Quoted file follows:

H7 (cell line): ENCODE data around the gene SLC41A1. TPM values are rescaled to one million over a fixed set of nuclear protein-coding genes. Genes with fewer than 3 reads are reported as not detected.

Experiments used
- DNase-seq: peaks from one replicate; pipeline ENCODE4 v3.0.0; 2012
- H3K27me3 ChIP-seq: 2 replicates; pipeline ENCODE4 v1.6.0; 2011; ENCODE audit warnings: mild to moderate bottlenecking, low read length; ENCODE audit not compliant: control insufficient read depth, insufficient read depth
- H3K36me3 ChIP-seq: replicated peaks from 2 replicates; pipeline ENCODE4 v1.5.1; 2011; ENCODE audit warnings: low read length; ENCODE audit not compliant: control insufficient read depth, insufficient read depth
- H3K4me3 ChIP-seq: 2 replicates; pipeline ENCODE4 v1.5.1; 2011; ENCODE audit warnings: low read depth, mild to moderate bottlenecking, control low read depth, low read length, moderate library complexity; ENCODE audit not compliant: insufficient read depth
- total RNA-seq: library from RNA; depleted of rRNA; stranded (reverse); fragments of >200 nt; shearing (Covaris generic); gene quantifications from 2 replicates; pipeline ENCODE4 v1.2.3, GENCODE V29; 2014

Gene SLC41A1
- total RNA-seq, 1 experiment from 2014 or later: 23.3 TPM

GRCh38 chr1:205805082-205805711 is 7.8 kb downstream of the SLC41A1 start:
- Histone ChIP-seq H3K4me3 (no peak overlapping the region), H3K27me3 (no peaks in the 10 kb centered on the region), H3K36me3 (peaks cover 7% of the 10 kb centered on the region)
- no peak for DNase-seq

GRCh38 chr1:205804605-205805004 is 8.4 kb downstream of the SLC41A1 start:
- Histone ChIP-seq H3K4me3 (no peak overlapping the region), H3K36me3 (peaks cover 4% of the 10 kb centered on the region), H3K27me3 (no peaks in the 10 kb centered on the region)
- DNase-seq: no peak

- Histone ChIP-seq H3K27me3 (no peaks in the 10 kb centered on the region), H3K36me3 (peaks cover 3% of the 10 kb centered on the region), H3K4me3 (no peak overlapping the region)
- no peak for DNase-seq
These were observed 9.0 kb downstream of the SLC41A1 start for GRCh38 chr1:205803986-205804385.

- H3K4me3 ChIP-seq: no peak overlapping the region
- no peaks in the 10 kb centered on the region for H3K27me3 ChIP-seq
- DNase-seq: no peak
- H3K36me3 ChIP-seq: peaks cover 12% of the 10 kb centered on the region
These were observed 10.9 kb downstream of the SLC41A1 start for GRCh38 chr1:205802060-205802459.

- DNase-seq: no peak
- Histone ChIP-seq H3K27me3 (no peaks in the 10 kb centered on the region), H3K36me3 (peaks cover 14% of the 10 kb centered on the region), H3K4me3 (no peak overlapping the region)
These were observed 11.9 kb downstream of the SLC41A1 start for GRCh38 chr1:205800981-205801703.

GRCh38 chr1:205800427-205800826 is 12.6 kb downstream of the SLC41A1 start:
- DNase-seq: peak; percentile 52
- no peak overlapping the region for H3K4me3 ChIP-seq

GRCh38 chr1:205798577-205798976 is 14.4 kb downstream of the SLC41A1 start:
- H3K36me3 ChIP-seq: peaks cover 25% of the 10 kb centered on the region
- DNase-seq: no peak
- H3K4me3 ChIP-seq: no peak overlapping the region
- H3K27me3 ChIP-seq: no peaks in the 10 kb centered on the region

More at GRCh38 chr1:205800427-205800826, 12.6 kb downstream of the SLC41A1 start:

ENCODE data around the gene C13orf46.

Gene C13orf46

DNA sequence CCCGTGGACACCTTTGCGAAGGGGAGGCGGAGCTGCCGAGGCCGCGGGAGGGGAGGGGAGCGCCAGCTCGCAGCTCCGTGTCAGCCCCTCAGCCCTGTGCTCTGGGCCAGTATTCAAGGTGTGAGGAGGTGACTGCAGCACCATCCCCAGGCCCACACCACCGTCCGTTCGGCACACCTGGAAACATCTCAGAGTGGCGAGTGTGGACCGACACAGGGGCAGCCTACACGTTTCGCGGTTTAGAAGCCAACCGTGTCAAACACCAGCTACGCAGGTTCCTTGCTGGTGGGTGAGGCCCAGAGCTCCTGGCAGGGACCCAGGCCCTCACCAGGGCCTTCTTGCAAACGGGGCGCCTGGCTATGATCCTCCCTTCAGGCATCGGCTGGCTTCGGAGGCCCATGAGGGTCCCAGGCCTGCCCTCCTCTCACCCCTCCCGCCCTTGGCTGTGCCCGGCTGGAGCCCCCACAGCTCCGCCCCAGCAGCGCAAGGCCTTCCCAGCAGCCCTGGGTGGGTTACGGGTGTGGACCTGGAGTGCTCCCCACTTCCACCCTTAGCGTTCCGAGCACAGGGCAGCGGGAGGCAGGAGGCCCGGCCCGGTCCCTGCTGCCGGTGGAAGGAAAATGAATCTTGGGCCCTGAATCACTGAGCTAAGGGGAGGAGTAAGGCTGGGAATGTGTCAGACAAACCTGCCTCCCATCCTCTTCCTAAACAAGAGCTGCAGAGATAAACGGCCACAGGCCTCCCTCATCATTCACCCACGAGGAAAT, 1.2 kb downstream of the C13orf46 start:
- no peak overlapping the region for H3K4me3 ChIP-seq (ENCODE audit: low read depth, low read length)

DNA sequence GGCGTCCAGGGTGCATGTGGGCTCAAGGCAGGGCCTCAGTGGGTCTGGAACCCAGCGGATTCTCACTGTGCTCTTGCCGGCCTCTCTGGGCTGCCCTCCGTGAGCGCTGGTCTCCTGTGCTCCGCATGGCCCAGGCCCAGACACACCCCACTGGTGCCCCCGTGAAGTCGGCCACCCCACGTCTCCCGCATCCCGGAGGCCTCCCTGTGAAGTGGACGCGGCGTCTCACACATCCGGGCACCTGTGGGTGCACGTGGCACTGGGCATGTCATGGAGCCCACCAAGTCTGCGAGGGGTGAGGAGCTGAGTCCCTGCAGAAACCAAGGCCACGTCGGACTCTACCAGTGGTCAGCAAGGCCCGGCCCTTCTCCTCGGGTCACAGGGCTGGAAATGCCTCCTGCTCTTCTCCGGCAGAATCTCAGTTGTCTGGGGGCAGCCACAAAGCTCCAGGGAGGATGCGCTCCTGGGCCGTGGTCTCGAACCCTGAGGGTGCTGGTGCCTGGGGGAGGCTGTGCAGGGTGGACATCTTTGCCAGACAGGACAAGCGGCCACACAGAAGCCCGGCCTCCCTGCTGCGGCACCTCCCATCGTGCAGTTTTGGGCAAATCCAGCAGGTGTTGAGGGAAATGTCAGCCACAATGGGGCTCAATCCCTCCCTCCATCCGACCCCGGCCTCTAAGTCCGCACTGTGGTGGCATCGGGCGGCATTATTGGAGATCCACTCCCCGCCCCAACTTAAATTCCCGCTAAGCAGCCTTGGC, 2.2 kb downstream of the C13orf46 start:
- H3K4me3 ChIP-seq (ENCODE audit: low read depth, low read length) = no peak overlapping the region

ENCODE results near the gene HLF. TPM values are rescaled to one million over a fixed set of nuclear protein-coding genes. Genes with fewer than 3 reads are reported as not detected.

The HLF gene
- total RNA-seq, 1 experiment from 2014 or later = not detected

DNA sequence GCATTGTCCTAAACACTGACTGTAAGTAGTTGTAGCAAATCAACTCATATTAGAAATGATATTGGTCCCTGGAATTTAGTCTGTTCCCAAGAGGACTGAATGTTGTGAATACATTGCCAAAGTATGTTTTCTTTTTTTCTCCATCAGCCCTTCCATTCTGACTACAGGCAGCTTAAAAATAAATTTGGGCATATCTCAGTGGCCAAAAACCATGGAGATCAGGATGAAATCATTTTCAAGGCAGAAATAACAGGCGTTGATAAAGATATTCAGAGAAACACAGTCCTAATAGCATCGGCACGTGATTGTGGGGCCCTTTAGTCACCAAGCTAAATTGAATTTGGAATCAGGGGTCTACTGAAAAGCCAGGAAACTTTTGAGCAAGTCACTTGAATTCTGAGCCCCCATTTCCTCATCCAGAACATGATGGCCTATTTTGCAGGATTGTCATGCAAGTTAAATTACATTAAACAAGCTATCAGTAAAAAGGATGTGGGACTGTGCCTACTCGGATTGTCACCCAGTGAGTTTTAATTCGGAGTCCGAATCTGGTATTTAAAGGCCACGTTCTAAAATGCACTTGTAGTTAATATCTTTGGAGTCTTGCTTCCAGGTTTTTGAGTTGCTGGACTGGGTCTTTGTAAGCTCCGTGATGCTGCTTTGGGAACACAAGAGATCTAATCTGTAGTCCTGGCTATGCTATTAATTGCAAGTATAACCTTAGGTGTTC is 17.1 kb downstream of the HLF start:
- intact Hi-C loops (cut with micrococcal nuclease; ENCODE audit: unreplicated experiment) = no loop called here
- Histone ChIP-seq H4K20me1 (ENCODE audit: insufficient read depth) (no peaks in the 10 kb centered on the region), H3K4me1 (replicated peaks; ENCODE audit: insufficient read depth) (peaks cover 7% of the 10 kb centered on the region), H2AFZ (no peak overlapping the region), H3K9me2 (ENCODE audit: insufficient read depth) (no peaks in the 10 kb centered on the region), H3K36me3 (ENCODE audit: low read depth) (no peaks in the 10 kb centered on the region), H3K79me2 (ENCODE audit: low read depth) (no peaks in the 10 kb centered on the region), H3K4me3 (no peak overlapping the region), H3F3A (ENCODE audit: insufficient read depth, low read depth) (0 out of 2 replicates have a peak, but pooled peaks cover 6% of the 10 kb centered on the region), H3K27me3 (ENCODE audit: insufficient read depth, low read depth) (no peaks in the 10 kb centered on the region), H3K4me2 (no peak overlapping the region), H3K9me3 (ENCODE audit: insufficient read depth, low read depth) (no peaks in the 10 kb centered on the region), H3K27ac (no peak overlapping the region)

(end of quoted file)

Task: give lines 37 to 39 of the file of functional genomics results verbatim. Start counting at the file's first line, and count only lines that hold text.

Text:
Gene C13orf46

DNA sequence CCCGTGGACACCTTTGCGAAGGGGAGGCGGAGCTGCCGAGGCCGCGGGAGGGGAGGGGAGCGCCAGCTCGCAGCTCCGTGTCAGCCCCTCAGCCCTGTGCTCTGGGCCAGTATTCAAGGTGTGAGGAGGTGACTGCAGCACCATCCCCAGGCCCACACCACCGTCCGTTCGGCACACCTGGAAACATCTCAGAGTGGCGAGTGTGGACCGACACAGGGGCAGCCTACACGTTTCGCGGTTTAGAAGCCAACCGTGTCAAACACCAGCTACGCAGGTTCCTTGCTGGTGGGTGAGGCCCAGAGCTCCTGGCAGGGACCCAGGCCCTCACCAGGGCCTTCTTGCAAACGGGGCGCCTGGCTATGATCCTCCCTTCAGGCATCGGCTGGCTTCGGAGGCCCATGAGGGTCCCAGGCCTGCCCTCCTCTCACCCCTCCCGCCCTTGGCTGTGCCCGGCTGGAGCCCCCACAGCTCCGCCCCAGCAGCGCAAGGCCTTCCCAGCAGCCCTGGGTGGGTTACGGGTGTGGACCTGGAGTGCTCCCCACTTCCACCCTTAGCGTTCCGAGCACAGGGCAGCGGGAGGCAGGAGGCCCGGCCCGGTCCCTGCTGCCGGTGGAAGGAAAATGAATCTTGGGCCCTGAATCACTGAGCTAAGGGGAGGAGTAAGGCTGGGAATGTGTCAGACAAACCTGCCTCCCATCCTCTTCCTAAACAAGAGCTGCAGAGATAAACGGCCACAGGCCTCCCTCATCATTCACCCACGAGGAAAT, 1.2 kb downstream of the C13orf46 start:
- no peak overlapping the region for H3K4me3 ChIP-seq (ENCODE audit: low read depth, low read length)